New Agers argue their case in terms of personal, subjective experience. I would be the last to suggest that this invalidates what they claim, but for anyone who doesn't share those subjective experiences, it tends not to be convincing.
Much New Age writing and products (crystals, consciousness-lifting music recordings, etc.) fall into the general category of healing. Occasionally some of this can be tested, but mainly on a rather primitive level, such as the effect of prayer or mental healing on plants. When you get around to experiments on people it's amazing how quickly you're in deep water.
All kinds of variables and confounding factors rear up to cast a reasonable doubt on scientific studies of psychic or spiritual healing. There is placebo effect. There is the Hawthorne effect. (The latter refers to a well-attested tendency for people to be more satisfied and perform better ["be healed," perhaps] simply because someone is paying attention to them, allegedly to alter environmental conditions for their benefit.)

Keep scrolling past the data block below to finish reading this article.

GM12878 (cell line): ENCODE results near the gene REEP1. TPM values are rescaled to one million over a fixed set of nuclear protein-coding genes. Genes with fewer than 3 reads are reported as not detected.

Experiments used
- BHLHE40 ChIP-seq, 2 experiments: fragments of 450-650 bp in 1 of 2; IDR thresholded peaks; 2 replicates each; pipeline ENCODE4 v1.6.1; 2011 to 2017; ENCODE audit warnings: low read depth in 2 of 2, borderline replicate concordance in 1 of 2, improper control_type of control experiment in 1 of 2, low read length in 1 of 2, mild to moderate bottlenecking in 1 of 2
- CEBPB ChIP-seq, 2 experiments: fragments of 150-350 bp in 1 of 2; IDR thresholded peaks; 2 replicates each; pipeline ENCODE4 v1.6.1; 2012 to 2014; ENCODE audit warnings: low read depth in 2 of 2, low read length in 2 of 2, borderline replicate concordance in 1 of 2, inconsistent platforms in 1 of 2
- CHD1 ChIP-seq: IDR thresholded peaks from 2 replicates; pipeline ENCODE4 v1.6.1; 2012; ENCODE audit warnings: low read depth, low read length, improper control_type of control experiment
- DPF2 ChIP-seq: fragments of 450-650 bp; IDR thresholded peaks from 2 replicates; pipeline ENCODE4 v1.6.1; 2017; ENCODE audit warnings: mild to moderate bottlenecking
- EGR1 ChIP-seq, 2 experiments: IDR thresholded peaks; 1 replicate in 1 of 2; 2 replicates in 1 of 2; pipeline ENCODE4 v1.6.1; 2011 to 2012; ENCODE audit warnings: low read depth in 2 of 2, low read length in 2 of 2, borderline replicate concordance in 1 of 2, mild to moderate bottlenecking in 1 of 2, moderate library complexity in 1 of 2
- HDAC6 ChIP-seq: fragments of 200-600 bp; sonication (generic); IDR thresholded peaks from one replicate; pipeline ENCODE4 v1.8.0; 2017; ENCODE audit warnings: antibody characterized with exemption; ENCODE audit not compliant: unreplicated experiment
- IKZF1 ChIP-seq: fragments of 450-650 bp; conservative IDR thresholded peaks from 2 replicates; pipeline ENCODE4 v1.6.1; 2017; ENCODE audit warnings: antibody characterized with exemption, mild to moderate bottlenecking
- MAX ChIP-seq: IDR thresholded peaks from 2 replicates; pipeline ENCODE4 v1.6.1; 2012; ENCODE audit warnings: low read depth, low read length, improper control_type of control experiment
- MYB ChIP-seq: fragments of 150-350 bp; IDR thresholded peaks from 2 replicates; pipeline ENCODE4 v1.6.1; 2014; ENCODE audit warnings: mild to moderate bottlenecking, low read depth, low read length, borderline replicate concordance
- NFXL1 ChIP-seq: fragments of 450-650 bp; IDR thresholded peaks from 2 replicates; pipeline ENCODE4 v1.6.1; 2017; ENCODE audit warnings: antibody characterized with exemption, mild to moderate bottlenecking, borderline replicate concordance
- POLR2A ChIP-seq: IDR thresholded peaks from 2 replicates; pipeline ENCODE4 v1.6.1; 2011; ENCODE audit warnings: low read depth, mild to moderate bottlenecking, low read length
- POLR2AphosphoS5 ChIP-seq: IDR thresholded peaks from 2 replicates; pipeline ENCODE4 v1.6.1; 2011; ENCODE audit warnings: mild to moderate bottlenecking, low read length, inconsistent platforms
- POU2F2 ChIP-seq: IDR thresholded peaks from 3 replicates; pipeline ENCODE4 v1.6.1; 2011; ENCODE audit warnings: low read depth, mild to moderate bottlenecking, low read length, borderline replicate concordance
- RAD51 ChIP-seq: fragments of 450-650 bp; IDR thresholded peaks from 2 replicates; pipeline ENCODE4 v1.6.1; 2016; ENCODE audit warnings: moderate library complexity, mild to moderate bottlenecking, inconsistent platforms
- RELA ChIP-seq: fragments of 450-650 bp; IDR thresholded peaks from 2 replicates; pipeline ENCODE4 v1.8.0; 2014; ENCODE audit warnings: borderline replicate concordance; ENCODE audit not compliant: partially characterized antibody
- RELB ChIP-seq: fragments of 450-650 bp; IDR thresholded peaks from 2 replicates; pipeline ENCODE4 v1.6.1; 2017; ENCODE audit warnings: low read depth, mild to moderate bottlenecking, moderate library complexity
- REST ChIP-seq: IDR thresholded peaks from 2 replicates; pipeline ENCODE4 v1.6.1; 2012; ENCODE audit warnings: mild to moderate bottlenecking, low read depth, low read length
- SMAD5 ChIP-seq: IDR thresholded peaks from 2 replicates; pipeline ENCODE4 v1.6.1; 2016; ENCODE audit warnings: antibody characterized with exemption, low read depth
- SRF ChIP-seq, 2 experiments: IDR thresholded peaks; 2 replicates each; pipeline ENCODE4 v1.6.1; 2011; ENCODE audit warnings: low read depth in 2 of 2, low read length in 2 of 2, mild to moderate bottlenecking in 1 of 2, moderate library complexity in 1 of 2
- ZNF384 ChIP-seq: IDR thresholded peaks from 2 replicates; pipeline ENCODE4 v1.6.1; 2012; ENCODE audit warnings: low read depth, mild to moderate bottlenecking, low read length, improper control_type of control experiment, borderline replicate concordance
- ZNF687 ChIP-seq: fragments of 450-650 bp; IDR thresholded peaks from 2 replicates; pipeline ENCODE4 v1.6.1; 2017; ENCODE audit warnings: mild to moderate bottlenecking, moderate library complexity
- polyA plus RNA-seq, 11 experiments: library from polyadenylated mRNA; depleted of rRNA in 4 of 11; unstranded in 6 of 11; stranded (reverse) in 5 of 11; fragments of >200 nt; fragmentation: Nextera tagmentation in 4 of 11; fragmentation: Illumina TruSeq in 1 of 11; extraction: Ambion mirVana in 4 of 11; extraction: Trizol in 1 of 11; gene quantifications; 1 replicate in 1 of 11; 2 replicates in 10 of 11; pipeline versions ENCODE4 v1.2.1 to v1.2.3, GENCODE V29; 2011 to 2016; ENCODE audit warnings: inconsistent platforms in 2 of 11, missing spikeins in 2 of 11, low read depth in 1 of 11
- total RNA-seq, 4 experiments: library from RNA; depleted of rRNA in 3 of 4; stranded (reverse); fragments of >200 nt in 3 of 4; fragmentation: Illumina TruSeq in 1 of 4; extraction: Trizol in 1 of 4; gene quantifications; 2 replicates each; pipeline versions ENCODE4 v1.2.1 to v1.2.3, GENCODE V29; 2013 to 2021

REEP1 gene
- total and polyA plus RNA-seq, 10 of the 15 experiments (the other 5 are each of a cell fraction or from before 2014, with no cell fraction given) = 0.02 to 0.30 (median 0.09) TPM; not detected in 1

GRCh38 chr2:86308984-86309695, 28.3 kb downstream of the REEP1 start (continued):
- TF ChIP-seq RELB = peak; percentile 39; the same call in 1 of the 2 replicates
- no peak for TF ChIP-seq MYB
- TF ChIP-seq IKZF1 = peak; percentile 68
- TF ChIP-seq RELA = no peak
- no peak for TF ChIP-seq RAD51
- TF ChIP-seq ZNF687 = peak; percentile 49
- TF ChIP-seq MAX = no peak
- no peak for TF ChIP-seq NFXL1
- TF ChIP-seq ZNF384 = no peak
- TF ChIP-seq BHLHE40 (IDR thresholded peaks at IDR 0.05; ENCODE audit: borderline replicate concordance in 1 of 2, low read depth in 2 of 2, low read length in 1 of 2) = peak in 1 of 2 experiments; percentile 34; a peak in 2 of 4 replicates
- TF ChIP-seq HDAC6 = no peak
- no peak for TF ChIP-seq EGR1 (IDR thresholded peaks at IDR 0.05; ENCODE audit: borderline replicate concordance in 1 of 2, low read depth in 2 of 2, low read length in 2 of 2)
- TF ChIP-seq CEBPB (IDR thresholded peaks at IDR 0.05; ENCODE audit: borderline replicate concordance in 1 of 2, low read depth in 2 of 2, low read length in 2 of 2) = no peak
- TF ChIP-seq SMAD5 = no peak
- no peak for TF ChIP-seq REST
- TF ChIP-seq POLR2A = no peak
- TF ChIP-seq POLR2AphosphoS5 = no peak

Many paranormal phenomena -- the most important ones, in my view -- are widespread but spontaneous. You cannot command them to happen. They give careerist parapsychologists an upset stomach. Mention apparitions to the average academic dweeb parapsychologist and he will probably react as if he has seen a ghost (even though he doesn't believe in ghosts, or thinks they're irrelevant to "serious" research).